Phil Mickelson did more than win the Masters on Sunday.
He changed his place in history.
Was it really just six years ago that we wondered if Mickelson would ever win a major championship?
Shame on us.
Now he's shouldered himself into the company of Tom Watson, Lee Trevino and a few others who didn't just win championships, they helped define the eras in which they played.
Mickelson now belongs among the best players in history.
Sure, he is 10 major championship victories behind Tiger Woods, but Mickelson happened to come along at the same time Haley's comet arrived. And he's found a way to share the sky.
What Mickelson did over four memorable days was redefine himself. He was already a special player, gifted with sublime and sometimes reckless talent.
At this Masters, against a backdrop of heartache, uncertainty and hope, Mickelson became a player for the ages. He reached out and tugged us all along with him, shot by shot, moment by moment, thrill by thrill.
Mickelson has a gift, and it's not just his ability to hit a 207-yard 6-iron off the pine straw to a green that has broken more hearts than a homecoming queen. He has the gift of taking us with him.
There was a time when Mickelson was labeled a phony, a guy who smiled too often and whose sincerity was as thin as his major championship résumé. Over time, however, we've come to find out the Mickelson we see is the real deal.
He has, as best he can, opened his arms and let the world in. Mickelson has made us scratch our heads and rub our eyes at times, but he has remained forever Phil.
If we didn't initially come to him, we have now. He had us at Amen Corner.
With all due respect to the other great players of his age, excepting Tiger Woods, Mickelson has separated himself.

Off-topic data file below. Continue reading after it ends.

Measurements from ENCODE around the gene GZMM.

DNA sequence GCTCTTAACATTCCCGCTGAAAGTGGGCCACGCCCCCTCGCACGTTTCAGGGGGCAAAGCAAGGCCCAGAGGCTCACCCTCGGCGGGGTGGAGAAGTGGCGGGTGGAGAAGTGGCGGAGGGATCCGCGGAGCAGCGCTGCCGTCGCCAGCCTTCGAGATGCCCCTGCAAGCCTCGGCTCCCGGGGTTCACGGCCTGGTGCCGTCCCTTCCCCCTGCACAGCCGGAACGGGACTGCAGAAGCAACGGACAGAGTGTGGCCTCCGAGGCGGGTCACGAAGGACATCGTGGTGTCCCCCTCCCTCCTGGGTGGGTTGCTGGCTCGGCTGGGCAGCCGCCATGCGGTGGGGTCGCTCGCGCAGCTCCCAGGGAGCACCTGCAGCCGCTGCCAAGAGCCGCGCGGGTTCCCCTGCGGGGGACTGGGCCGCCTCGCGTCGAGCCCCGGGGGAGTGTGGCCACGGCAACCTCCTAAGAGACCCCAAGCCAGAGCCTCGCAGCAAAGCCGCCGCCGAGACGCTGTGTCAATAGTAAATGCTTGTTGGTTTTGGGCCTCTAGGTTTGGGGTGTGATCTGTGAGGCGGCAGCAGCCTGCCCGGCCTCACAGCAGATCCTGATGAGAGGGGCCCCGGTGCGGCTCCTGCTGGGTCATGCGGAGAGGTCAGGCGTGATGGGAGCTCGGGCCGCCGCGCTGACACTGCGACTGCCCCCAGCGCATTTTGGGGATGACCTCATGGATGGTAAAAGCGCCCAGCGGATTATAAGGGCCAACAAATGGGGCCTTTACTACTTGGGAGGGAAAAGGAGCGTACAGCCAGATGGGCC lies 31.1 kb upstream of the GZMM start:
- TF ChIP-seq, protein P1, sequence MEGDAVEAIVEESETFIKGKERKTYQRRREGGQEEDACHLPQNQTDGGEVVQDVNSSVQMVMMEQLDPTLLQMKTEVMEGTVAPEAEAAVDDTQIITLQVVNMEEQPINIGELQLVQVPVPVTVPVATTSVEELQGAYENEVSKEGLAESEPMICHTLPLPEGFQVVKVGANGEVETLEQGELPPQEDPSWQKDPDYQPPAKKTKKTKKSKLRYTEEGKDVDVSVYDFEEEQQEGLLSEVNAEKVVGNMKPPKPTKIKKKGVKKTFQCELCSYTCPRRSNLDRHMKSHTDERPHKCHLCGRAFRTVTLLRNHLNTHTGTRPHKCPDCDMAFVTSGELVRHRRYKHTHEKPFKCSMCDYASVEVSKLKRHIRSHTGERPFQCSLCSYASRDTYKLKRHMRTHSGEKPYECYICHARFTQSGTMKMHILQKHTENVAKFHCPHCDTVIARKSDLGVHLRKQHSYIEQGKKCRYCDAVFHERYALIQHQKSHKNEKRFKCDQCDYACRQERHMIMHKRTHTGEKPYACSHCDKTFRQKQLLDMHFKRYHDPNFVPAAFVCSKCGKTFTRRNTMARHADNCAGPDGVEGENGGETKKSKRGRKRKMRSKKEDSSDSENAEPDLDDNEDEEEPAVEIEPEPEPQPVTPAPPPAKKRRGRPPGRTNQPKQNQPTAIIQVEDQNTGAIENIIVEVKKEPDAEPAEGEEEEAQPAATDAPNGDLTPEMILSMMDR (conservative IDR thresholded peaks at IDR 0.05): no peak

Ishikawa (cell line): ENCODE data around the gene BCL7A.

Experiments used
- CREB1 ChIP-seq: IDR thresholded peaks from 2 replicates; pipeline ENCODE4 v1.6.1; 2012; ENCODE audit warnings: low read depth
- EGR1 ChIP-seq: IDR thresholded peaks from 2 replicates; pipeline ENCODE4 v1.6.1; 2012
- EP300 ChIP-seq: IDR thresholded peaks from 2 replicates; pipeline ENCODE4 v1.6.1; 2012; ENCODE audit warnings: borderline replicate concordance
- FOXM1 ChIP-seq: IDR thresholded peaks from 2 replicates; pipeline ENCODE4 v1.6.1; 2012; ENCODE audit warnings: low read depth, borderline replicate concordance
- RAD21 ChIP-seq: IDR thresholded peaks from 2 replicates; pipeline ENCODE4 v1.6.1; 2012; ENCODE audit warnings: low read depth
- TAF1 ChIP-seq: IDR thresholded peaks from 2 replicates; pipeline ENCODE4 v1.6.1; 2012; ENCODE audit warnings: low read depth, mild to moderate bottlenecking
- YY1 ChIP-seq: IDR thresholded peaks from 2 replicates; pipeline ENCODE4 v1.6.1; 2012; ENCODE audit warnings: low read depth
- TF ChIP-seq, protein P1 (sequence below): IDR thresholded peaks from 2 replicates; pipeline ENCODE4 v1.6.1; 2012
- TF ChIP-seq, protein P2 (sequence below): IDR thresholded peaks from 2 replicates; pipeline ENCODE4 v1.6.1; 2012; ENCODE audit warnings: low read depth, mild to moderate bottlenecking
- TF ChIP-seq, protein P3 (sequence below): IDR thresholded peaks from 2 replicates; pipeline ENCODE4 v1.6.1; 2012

Ernie Els has won three major championships. What do you remember about them other than he won them?
The same goes for Vijay Singh.
Padraig Harrington has three majors, and, perhaps because they're fresher in our minds, he seems the most capable of ascending the all-time ladder with Mickelson than anyone else.
Mickelson's wins have come with star dust.
He won the 2004 Masters with a leap and a smile as wide as the Georgia sky. He won the PGA at Baltusrol with the moxie to tap on a brass plate remembering what Jack Nicklaus did there before him. Then he won again at Augusta, proving the first time wasn't a fluke.
Now he's in a place where few others have gone. Mickelson has the trophies to go with the hearts he has won.
Late Sunday afternoon, Mickelson's caddie, the great Jim "Bones" Mackay, said it may be the sweetest of all of his boss' victories, and he was right.
This Masters, start to finish, could have been the best one ever played. It started with Woods' return to the game, celebrated 60-year-old Tom Watson and 50-year-old Fred Couples, reminded us of what we were missing while Woods was away and, ultimately, cultivated the Mickelson legend.
Years from now, they'll be talking about this week at the Masters when Woods came back and Couples challenged and Westwood was there.
Most of all they'll talk about Mickelson and what he did.
That's how we remember the great ones.